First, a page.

Neuroendocrine scans are tests used to determine where neuroendocrine tumours are located, or to see where an endocrine tumour has started (primary site). The scans can also be performed in order to check if the disease has spread (metastasized) to other parts of the body. Neuroendocrine tumours are relatively rare, but as they start in the neuroendocrine cells in the body, they can occur anywhere. It is most common for them to occur in the pancreas, but they can also occur in the brain, thyroid, intestines and lungs. There are a number of symptoms, which include heart palpitations, sweating, flushing, high blood pressure and diarrhoea.
When undergoing a scan, you will be injected with a radioactive tracer (normally Tc-99m Tektrotyd or I-123 MIBG). Images are obtained at 20 min and 2 – 4h post injection (sometimes also at 24h). Imaging time is about 45 min – 1h30min. The radioactive material leaves the body relatively quickly, and is generally out of the system within a day depending on the radioisotope used. The dosage is very low, so there should be no cause for concern as side effects are extremely unlikely. The scan is highly effective, and is a useful tool in the field of neuroendocrine cancer diagnosis. Neuroendocrine scans can also be valuable in determining the spread of the disease, and can help your doctor to come up with a suitable treatment plan as early as possible.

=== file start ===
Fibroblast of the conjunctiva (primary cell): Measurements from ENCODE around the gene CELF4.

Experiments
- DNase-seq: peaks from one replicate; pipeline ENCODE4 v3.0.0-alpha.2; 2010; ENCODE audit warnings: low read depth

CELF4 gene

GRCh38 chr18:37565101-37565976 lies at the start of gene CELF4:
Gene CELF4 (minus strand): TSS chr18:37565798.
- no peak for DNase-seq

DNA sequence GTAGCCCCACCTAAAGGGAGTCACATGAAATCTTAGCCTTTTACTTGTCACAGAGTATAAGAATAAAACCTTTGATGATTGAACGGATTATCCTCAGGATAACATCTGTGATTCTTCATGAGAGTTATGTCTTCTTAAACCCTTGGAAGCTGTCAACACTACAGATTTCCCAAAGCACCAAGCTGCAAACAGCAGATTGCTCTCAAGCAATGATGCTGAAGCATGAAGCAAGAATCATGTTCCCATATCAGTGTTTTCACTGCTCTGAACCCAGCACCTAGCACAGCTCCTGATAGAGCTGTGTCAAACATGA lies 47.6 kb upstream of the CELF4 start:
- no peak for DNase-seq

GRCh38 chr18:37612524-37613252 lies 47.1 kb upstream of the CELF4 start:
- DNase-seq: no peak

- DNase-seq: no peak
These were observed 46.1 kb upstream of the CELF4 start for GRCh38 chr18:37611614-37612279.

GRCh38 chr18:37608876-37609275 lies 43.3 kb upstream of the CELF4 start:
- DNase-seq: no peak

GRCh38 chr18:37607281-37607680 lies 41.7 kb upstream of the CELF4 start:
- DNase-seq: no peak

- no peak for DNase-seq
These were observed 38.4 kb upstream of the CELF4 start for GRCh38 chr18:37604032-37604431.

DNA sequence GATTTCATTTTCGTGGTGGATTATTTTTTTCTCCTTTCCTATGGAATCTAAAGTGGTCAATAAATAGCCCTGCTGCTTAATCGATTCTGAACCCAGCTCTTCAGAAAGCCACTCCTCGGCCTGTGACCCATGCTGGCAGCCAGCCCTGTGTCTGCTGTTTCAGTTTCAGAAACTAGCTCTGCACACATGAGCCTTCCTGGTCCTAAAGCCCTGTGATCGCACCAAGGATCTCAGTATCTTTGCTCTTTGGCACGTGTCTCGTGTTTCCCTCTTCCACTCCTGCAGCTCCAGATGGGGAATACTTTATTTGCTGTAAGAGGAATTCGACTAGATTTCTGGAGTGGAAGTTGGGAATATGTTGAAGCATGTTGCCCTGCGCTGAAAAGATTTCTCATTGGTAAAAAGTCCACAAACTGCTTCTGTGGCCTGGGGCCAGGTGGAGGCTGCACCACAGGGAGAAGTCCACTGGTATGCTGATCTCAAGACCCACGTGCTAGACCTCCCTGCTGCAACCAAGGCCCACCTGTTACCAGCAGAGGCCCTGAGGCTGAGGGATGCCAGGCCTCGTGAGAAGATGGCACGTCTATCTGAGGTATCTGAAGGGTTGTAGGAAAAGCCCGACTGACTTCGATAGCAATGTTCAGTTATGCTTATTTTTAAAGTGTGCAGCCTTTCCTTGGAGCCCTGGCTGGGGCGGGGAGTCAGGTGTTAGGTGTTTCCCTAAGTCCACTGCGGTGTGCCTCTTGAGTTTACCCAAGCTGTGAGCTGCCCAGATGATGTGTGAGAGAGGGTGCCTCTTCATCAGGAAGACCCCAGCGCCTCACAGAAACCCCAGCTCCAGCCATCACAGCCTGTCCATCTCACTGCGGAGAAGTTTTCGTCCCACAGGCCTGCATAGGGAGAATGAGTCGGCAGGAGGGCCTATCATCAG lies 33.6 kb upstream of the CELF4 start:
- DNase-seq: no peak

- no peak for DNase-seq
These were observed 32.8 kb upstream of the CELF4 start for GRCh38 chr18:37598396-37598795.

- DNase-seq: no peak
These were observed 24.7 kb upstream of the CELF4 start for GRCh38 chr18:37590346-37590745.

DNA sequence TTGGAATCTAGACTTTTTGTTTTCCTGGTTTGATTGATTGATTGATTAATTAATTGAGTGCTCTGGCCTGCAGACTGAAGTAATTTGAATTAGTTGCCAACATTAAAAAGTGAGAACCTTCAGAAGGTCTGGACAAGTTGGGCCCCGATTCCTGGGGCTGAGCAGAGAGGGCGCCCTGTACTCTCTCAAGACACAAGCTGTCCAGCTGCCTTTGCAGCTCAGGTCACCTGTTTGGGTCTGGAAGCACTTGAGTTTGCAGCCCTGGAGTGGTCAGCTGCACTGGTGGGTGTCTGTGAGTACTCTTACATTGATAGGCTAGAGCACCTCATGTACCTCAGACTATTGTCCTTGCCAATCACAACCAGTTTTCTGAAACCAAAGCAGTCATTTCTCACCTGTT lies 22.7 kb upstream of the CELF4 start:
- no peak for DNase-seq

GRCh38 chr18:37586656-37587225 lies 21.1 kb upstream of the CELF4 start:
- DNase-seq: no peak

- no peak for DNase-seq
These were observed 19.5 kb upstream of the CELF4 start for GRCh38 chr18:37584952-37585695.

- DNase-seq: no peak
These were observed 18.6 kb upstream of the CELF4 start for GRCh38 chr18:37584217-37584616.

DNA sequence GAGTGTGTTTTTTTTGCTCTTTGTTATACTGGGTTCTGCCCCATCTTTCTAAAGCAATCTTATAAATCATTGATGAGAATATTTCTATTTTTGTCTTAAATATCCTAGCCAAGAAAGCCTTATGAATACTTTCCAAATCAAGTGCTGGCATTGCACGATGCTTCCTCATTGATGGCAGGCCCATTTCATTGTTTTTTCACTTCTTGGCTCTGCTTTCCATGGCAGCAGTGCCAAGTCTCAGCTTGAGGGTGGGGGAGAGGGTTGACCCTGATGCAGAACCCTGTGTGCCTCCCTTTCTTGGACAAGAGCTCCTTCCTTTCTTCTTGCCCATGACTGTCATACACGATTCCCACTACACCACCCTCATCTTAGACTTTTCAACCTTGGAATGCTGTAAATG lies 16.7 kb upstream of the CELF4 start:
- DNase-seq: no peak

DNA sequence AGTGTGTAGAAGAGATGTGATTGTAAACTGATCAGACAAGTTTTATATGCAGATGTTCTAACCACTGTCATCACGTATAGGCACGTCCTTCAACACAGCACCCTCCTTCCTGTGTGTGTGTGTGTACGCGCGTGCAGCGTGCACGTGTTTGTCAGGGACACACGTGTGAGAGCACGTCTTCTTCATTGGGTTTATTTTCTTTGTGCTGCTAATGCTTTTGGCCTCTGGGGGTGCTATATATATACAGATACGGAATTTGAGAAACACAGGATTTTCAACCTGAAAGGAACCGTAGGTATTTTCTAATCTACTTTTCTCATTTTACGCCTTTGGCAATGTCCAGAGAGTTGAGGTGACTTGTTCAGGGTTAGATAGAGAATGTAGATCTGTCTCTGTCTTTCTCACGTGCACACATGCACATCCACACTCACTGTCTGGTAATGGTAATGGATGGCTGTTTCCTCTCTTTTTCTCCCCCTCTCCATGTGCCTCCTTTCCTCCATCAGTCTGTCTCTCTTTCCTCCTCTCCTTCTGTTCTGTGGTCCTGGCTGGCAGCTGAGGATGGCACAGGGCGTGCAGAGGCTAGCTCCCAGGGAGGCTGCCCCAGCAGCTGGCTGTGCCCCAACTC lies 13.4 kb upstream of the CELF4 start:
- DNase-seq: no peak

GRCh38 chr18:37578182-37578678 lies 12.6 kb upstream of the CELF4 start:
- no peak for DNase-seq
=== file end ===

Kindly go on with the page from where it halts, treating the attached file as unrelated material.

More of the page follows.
New radiotracers are available at PET/CT Centres in the country. The most recent tracer, Ga-68 DOTATOC/DOTANOC is available at Tygerberg Hospital's PET/CT Centre. It renders more efficient tracing of neuroendocrine tumours.